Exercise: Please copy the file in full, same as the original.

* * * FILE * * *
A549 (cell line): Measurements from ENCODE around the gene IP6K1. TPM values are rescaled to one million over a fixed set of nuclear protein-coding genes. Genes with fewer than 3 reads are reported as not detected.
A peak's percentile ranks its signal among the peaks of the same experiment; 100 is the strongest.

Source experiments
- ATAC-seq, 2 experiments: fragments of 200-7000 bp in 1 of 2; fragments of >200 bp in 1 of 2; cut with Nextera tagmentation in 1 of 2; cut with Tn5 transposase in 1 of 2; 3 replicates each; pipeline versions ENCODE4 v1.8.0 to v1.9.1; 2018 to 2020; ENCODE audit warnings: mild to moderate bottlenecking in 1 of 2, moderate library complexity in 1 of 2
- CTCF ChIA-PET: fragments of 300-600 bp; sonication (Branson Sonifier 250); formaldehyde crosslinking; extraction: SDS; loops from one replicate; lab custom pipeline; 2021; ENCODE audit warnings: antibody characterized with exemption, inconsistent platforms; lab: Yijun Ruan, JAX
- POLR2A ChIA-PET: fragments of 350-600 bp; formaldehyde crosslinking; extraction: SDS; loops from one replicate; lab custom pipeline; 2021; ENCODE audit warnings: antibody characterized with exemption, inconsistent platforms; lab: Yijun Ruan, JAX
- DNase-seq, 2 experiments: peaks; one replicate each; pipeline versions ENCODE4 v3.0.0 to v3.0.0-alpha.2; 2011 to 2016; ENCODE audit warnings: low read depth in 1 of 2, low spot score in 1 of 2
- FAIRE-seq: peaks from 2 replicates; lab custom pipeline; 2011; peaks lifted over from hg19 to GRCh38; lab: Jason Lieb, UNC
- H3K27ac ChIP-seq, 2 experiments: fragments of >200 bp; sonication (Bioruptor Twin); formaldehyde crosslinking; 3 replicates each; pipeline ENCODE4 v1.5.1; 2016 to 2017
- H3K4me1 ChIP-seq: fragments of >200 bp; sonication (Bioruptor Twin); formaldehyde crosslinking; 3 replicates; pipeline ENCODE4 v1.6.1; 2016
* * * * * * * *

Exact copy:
A549 (cell line): Measurements from ENCODE around the gene IP6K1. TPM values are rescaled to one million over a fixed set of nuclear protein-coding genes. Genes with fewer than 3 reads are reported as not detected.
A peak's percentile ranks its signal among the peaks of the same experiment; 100 is the strongest.

Source experiments
- ATAC-seq, 2 experiments: fragments of 200-7000 bp in 1 of 2; fragments of >200 bp in 1 of 2; cut with Nextera tagmentation in 1 of 2; cut with Tn5 transposase in 1 of 2; 3 replicates each; pipeline versions ENCODE4 v1.8.0 to v1.9.1; 2018 to 2020; ENCODE audit warnings: mild to moderate bottlenecking in 1 of 2, moderate library complexity in 1 of 2
- CTCF ChIA-PET: fragments of 300-600 bp; sonication (Branson Sonifier 250); formaldehyde crosslinking; extraction: SDS; loops from one replicate; lab custom pipeline; 2021; ENCODE audit warnings: antibody characterized with exemption, inconsistent platforms; lab: Yijun Ruan, JAX
- POLR2A ChIA-PET: fragments of 350-600 bp; formaldehyde crosslinking; extraction: SDS; loops from one replicate; lab custom pipeline; 2021; ENCODE audit warnings: antibody characterized with exemption, inconsistent platforms; lab: Yijun Ruan, JAX
- DNase-seq, 2 experiments: peaks; one replicate each; pipeline versions ENCODE4 v3.0.0 to v3.0.0-alpha.2; 2011 to 2016; ENCODE audit warnings: low read depth in 1 of 2, low spot score in 1 of 2
- FAIRE-seq: peaks from 2 replicates; lab custom pipeline; 2011; peaks lifted over from hg19 to GRCh38; lab: Jason Lieb, UNC
- H3K27ac ChIP-seq, 2 experiments: fragments of >200 bp; sonication (Bioruptor Twin); formaldehyde crosslinking; 3 replicates each; pipeline ENCODE4 v1.5.1; 2016 to 2017
- H3K4me1 ChIP-seq: fragments of >200 bp; sonication (Bioruptor Twin); formaldehyde crosslinking; 3 replicates; pipeline ENCODE4 v1.6.1; 2016